Article by Michael Mahaffey Photos Courtesy Dustin Devine
On and Under the Skin
In addition to upper airway issues, tumors on the skin are the most common conditions Devine treats with a laser in his practice. In fact, it is often his first tool of choice to treat these conditions.
“The laser is beneficial in removing tumors, lumps, bumps,” Devine says. “The laser can be a bigger gun if they fail to respond to resection using a scalpel. The laser often times can be an alternative treatment mode that can crank things up a notch, so to speak.”
Lasers can be used anywhere on the skin to excise growths, even around the eye. The burning energy of the laser does do some collateral thermal damage to tissue left behind when it cuts, but in the case of tumors, Devine says that isn’t necessarily a bad thing.
“You’re cauterizing areas near it and reducing chances that portions of the tumor may be missed and likely spread or recur,” he says. “It also seals lymphatics, blood vessels and nerves that are cut during the procedure. When you’re dealing with tumors, that’s usually how they spread, through the circulatory system and lymphatics. Having those things sealed does a lot by way of preventing or minimizing the amount of cancer cells that are carried away from the wound itself.”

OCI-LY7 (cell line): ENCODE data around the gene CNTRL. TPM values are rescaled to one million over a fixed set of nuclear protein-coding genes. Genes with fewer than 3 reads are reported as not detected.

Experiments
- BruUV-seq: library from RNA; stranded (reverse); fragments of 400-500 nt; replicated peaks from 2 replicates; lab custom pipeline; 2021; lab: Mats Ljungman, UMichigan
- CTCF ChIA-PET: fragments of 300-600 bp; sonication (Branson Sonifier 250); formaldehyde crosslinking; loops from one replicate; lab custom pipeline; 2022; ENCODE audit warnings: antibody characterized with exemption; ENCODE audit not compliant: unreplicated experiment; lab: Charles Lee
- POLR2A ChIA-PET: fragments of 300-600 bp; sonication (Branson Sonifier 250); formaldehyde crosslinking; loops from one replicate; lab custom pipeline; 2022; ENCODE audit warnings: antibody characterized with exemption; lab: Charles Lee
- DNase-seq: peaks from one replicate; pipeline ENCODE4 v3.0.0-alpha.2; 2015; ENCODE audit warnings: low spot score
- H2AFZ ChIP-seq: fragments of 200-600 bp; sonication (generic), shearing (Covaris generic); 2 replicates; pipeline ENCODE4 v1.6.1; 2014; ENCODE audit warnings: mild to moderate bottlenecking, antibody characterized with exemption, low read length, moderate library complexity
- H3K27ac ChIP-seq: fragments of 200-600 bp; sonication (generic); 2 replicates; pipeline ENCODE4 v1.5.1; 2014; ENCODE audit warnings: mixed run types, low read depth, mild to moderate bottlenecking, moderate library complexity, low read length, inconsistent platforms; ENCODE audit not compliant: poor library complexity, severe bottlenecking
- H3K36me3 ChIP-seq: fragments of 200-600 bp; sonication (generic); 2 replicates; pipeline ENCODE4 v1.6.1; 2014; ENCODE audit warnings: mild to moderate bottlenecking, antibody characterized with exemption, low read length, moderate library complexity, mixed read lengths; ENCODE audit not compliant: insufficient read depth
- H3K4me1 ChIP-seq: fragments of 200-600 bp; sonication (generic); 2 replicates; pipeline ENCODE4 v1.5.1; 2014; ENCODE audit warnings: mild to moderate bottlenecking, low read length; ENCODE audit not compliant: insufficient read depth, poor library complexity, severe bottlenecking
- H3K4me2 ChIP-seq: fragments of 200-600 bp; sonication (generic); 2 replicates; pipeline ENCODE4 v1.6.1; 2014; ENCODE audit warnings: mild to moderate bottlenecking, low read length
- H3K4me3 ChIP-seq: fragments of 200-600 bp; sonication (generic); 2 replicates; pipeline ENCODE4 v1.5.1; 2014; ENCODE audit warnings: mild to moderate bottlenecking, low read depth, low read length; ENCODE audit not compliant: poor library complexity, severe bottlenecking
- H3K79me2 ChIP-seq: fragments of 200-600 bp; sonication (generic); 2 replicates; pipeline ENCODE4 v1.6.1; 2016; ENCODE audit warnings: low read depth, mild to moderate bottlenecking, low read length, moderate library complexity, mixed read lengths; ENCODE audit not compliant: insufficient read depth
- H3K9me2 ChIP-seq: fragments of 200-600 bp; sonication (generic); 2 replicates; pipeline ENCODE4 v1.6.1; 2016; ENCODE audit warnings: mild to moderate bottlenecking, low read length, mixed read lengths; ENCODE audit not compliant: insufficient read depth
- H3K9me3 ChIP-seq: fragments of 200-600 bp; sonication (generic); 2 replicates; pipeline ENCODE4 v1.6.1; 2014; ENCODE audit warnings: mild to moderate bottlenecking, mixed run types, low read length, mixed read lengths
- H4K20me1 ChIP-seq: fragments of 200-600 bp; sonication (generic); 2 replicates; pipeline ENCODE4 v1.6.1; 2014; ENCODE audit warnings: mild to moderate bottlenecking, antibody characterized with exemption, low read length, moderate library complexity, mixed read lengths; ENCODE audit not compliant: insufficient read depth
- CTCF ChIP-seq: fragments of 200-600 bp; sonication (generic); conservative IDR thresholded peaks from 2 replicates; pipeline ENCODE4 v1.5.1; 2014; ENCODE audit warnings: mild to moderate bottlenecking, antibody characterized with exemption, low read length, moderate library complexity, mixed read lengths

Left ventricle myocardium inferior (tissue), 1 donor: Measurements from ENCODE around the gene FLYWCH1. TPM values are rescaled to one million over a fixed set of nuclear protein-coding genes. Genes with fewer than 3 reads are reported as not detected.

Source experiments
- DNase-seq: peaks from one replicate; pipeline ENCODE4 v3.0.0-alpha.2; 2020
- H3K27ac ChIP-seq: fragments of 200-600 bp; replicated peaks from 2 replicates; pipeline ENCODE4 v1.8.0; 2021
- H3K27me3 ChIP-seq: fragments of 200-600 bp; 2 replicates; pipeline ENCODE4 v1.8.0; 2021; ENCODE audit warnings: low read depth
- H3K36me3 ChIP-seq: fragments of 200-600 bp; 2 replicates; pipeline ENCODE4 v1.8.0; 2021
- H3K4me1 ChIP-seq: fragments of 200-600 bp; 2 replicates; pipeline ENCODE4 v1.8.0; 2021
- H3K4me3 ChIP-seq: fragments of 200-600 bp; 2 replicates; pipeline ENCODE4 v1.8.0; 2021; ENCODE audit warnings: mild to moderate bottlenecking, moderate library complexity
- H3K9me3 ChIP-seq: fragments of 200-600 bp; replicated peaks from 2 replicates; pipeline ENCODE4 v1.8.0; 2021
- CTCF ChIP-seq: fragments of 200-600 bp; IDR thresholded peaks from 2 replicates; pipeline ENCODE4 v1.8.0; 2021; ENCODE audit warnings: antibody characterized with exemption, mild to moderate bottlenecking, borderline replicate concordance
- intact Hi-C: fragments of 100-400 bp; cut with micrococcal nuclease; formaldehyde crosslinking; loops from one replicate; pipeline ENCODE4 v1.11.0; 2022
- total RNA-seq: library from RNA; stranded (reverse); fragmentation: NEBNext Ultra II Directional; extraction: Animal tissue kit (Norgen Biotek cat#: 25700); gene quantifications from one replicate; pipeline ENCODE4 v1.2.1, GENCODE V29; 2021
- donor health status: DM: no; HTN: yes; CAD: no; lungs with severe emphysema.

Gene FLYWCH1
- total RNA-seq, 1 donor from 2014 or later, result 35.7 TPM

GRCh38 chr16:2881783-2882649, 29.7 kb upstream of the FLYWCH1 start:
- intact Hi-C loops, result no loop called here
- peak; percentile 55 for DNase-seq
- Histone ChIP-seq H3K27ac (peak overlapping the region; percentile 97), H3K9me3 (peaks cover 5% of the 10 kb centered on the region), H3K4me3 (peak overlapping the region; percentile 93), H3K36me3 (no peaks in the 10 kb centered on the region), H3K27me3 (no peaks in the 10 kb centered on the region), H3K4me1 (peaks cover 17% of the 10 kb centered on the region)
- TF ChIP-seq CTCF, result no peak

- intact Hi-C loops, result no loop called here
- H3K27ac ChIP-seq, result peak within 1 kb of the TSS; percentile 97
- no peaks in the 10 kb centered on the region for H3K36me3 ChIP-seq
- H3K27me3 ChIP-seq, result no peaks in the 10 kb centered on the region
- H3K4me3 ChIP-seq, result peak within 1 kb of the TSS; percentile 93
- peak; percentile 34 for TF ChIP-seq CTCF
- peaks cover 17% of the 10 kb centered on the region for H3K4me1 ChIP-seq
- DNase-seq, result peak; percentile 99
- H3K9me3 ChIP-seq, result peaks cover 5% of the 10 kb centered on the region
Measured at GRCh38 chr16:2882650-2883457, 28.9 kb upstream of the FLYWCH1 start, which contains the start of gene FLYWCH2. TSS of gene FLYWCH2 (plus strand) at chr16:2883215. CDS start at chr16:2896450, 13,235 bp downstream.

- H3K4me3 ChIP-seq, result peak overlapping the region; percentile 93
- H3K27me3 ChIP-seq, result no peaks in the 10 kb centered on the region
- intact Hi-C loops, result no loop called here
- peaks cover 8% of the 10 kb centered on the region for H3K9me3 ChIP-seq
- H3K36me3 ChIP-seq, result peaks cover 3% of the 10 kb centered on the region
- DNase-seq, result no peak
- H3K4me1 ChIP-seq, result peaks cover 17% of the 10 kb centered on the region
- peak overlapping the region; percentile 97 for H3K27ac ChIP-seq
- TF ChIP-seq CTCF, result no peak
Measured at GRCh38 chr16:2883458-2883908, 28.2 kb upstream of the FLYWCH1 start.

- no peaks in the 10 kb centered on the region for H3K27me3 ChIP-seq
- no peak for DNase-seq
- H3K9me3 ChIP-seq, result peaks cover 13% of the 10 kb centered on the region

Palmar Foot Pain
Another area where lasers can be used to great effect is in the treatment of musculoskeletal or lameness issues; however, treatment of these problems with laser surgery is usually seen as a last resort option to stop or reduce pain.
“In the area of musculoskeletal ailments, one of the conditions that has afflicted Western performance horses for years is navicular syndrome,” Devine says. “One of the more common treatments for this is a palmar digital neurectomy, and one of the major complications of that surgery is the horse develops painful neuromas from the nerve fiber re-growth after transecting the nerve. This procedure can be made a less painful and the chance of neuroma formation less if a CO2 laser is used to perform the transection.
“The troubling thing about navicular is it’s a progressive condition,” he says. “It’s progressively degenerative. As the horse gets older and continues to compete, these things march forward. It’s kind of like arthritis in its degenerative nature.”
Devine sees using lasers in this type of surgery as a last ditch, salvaging therapy that should only be considered after every other treatment option to reduce navicular, known in veterinary circles as palmar foot pain, has been tried—from changing the way the horse is shod, to rolling the toe to facilitate breakover, using anti-inflammatories such as bute or banamine, then progressing to injections in the coffin joint or navicular bursa. Only then, if a horse is still getting worse, would he consider discussing the neurectomy option with a horse’s owner.
“The thing about doing the neurectomy is once it’s done, it’s an irreversible procedure,” he says. “The horse won’t have sensation to his foot. Foot hygiene on the part of the horse owner becomes an important concern. The horse could step on something, damage its foot and not even know it because they are basically numb.”